As the vice chancellor of a private university who only agreed to speak anonymously pointed out, setting up a new institution requires considerable resources. Catapulting it into the league of the world’s top 500 institutions – currently populated by much older institutions – within a decade requires even more. Therefore, he argued, focusing on the net worth of people involved in the project is not unreasonable, however crass it may seem.

What do we need to know about the selection criteria? Did some factors matter more than others?

The result of the exercise has left many university administrators wondering what mattered more to the selection committee – an existing institution’s track record or the quality of its plans for the future.

That having a track record mattered in the selection process is evident from the committee’s report. But ultimately, as the report states, “the goal was singular: to assess the potential of an institution to be globally ranked among the top 500 in 10 years and eventually among the top 100”.

Though the University Grants Commission (Institutions of Eminence Deemed to be Universities) Regulations, 2017 did set out some eligibility criteria, the focus was on setting targets for the selected institutions. The targets were based on parameters adopted by international university ranking agencies. The “indicative list of parameters” that, if met, could get an institution into the top 500 league were:

  •   Multidisciplinary or interdisciplinary teaching and research.
  •   Courses in “areas of emerging technology”.
  •   A “good proportion” of foreign or foreign-qualified faculty.
  •   A mix of Indian and foreign students.
  •   An admission process that is “need-blind” – no one will be denied admission for the lack of resources.
  •   Research publication at the “mean rate of at least one per faculty member each year”.
  •   One teacher for every 10 students in five years.
  •   Laboratories for “cutting-edge scientific research”.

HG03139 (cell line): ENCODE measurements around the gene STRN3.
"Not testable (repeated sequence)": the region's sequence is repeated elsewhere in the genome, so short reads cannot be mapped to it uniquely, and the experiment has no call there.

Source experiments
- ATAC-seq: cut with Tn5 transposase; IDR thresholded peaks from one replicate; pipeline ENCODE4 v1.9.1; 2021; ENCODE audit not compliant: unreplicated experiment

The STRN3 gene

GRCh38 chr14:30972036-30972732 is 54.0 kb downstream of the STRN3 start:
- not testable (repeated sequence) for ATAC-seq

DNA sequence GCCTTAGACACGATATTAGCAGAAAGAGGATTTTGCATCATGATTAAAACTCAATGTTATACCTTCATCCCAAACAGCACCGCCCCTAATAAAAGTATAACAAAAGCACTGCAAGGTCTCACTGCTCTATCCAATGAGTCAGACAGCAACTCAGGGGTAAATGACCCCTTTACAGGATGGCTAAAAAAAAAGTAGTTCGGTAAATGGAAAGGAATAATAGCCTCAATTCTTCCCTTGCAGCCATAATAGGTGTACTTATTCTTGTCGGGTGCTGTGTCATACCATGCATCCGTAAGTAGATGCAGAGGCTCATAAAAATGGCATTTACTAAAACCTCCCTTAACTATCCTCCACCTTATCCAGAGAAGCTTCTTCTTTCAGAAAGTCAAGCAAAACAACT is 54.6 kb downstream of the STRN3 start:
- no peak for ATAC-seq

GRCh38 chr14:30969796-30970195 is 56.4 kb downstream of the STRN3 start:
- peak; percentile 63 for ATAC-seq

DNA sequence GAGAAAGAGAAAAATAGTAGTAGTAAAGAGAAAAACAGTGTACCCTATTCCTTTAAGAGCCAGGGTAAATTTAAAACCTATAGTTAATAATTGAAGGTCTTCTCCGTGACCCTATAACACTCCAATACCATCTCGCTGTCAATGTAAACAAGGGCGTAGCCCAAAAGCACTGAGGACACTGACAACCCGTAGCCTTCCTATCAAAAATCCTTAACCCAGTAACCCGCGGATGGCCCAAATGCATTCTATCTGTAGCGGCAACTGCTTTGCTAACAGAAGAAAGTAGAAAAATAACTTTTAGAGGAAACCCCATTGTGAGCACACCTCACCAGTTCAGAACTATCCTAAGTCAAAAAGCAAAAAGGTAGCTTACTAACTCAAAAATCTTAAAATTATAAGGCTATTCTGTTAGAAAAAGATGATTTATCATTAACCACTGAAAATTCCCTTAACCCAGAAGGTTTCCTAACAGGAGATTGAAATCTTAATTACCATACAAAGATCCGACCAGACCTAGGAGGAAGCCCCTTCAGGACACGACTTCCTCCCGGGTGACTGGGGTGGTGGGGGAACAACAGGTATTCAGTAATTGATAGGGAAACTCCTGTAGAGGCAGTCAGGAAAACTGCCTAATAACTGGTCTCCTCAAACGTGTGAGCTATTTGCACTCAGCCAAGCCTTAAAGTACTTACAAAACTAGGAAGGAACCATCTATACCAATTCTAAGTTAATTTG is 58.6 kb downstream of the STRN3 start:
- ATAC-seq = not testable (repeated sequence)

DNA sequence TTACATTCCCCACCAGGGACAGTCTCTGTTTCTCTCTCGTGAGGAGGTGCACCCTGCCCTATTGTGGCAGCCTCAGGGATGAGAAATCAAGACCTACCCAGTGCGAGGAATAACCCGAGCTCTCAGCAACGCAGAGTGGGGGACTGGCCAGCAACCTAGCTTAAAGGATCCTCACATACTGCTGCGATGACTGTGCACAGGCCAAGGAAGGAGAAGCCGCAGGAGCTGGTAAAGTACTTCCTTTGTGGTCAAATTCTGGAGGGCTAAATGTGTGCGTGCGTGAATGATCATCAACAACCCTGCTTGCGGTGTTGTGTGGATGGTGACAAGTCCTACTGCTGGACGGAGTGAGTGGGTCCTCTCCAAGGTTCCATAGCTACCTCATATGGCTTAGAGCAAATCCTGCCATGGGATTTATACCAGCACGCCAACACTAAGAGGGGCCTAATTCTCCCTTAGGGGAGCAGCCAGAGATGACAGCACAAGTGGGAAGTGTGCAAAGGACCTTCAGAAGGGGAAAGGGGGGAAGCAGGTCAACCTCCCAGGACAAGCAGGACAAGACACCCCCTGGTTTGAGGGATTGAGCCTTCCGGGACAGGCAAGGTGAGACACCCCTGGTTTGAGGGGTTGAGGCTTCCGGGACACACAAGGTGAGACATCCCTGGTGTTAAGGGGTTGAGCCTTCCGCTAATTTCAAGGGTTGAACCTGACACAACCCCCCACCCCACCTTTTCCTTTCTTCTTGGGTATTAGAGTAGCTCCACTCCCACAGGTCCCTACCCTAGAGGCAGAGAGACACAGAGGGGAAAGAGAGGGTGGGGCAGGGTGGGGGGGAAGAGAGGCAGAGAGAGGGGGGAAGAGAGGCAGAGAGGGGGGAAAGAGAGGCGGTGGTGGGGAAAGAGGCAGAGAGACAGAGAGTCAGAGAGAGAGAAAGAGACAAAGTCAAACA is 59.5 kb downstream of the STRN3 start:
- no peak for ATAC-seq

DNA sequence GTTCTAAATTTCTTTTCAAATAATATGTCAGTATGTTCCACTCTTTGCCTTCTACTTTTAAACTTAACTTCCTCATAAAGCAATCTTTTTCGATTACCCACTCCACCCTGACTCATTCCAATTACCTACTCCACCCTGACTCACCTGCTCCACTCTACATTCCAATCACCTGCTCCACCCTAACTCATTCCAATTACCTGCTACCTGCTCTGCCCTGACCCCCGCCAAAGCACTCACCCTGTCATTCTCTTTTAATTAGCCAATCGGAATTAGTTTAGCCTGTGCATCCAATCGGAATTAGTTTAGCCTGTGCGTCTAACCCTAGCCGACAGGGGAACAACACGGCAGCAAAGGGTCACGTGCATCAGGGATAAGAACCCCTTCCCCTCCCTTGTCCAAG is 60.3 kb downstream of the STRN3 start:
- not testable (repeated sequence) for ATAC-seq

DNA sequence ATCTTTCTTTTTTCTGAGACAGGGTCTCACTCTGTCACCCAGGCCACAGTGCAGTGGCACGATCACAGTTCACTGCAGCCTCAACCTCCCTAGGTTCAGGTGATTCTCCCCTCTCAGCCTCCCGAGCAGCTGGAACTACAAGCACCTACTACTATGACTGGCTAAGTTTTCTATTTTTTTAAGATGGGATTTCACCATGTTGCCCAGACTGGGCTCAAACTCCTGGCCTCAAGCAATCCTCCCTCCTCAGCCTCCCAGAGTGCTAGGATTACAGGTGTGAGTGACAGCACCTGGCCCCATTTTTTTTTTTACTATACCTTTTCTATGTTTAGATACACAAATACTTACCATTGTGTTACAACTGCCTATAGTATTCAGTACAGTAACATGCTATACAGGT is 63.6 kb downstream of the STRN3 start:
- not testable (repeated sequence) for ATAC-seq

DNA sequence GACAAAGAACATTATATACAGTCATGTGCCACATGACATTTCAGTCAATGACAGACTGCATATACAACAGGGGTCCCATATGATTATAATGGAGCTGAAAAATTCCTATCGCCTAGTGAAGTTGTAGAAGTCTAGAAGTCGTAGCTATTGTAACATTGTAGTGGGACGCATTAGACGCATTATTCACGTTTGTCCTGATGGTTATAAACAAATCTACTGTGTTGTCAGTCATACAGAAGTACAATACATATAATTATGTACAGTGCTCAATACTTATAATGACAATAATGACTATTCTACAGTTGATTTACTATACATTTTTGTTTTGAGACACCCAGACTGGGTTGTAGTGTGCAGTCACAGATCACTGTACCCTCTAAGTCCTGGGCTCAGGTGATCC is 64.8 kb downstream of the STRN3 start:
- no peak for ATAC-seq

•   Achieve social impact through research and innovation.
  •   Student amenities comparable to the best in the world.

So the emphasis was on what they promised to achieve rather than what they had already?

The institutions were required to produce a “detailed and tangible action plan, milestones, and timelines” by which they planned to achieve these standards “mentioning milestones to be achieved in first five years and over 15 years”.

The regulations’ emphasis on plans and targets rather than tangible achievements and track records certainly made it easier for institutions with no history to compete effectively with those that do. Jio Institute has no track record but produced a plan that seemed tailor-made for the scheme. It had done nothing yet, but promised to meet every parameter.

But the focus on rankings damaged the prospects of some existing institutions. As the committee’s report states, the Indian Institute of Human Settlements and the Institute of Public Health Sciences, both greenfield applicants, did not make it because they “may not be eligible for a long time for world ranking in view of the focused areas in which they work”. For them, and similar public institutions such as the Indian Statistical Institute in Kolkata and the Indian Institutes of Management, the panel has recommended a separate scheme or plan. Institutions focusing on specific disciplines and fields of study do not fare well in “overall rankings” that favour comprehensive institutions.

Jio Institute has promised to be “multidisciplinary from the start” with 10 schools teaching over 50 disciplines, including the humanities, engineering, medicine, sports, law and performing arts. It intends to recruit faculty from the top 500 universities in the world, offering “start-up research packages” to attract them.

Is the fairness of the selection criteria in question?

Yes. Some have asked whether greenfield institutes should have been included in the scheme in the first place.

Several private university administrators who are not opposed to the selection of a greenfield project said that such proposals should have been considered a separate category. Teachers from public universities are more critical of the scheme being offered to proposed institutions and see it as a way of encouraging privatisation.

Is there anything else we need to know?

There are some other questions about how Jio Institute was selected. A report in the Economic Times pointed out that Mukesh Ambani was assisted by Vinay Sheel Oberoi, who was secretary of higher education in the human resource development ministry when the Institutions of Eminence scheme, then called the World Class Institutes Programme, was announced in the Union budget of 2016. The Business Standard meanwhile, reported that the Reliance group incorporated the Reliance Foundation Institution of Education Research, the sponsor of Jio Institute, just two weeks before the government notified the rules regarding the Institutions of Eminence.